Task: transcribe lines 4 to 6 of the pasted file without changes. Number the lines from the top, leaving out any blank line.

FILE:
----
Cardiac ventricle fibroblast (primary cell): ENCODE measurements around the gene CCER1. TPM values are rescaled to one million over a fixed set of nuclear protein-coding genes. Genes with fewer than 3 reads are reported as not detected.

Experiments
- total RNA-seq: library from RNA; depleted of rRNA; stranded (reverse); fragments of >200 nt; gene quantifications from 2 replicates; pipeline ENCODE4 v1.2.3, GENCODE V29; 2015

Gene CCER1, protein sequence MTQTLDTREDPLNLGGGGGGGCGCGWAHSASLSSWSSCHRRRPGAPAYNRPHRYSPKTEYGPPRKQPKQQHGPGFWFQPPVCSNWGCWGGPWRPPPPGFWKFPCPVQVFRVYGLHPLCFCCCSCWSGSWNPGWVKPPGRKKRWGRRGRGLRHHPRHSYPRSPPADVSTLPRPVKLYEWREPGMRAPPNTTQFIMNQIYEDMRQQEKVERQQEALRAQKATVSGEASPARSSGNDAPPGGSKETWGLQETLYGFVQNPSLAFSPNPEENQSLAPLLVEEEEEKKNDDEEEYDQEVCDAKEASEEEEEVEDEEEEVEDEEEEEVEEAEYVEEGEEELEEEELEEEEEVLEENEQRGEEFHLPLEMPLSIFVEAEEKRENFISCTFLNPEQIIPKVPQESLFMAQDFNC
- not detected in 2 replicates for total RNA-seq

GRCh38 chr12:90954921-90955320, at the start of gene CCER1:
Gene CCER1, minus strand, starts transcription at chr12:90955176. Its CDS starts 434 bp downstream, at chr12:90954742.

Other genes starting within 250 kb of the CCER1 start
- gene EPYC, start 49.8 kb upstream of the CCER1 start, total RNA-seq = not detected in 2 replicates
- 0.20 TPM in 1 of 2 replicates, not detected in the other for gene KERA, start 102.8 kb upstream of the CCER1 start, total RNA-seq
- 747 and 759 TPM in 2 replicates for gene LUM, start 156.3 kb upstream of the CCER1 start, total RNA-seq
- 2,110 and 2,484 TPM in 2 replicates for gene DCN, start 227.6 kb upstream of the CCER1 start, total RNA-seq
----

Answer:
Gene CCER1, protein sequence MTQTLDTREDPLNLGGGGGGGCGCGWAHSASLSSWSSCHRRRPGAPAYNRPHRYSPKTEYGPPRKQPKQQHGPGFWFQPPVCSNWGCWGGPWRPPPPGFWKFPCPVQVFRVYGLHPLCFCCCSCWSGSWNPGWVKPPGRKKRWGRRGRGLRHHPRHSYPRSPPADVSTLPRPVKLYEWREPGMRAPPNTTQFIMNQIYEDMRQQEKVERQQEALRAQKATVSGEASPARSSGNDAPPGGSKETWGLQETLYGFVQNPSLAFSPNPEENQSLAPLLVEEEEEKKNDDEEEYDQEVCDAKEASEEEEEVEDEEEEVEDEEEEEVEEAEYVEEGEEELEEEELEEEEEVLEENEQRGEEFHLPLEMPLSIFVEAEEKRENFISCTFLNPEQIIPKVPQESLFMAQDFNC
- not detected in 2 replicates for total RNA-seq

GRCh38 chr12:90954921-90955320, at the start of gene CCER1: